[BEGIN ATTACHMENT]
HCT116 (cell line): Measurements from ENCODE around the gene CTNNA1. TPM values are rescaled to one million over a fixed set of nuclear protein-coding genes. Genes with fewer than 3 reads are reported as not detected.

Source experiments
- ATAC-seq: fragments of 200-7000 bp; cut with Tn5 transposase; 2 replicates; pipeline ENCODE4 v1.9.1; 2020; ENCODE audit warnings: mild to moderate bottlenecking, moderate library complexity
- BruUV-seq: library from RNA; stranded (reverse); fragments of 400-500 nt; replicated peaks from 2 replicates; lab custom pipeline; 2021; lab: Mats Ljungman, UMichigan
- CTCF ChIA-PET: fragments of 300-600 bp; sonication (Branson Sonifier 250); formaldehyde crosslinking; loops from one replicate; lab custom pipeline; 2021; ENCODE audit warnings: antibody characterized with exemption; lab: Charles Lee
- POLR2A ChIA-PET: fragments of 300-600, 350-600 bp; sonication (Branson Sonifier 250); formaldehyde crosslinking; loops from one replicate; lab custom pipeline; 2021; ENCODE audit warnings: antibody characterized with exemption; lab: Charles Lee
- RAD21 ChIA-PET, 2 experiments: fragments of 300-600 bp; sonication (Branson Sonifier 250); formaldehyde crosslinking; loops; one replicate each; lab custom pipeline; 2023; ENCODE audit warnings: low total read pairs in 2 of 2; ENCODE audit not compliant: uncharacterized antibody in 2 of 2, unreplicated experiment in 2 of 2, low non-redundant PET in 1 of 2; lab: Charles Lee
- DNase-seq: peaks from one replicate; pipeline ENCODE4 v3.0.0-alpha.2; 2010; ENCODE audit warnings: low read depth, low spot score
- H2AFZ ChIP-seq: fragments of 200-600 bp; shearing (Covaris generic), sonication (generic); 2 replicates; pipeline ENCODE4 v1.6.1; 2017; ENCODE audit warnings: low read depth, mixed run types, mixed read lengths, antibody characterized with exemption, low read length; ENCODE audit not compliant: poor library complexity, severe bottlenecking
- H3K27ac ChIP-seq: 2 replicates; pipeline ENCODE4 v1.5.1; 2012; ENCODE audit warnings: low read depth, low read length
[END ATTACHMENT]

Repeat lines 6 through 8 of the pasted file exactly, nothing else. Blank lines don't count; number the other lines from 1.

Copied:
- POLR2A ChIA-PET: fragments of 300-600, 350-600 bp; sonication (Branson Sonifier 250); formaldehyde crosslinking; loops from one replicate; lab custom pipeline; 2021; ENCODE audit warnings: antibody characterized with exemption; lab: Charles Lee
- RAD21 ChIA-PET, 2 experiments: fragments of 300-600 bp; sonication (Branson Sonifier 250); formaldehyde crosslinking; loops; one replicate each; lab custom pipeline; 2023; ENCODE audit warnings: low total read pairs in 2 of 2; ENCODE audit not compliant: uncharacterized antibody in 2 of 2, unreplicated experiment in 2 of 2, low non-redundant PET in 1 of 2; lab: Charles Lee
- DNase-seq: peaks from one replicate; pipeline ENCODE4 v3.0.0-alpha.2; 2010; ENCODE audit warnings: low read depth, low spot score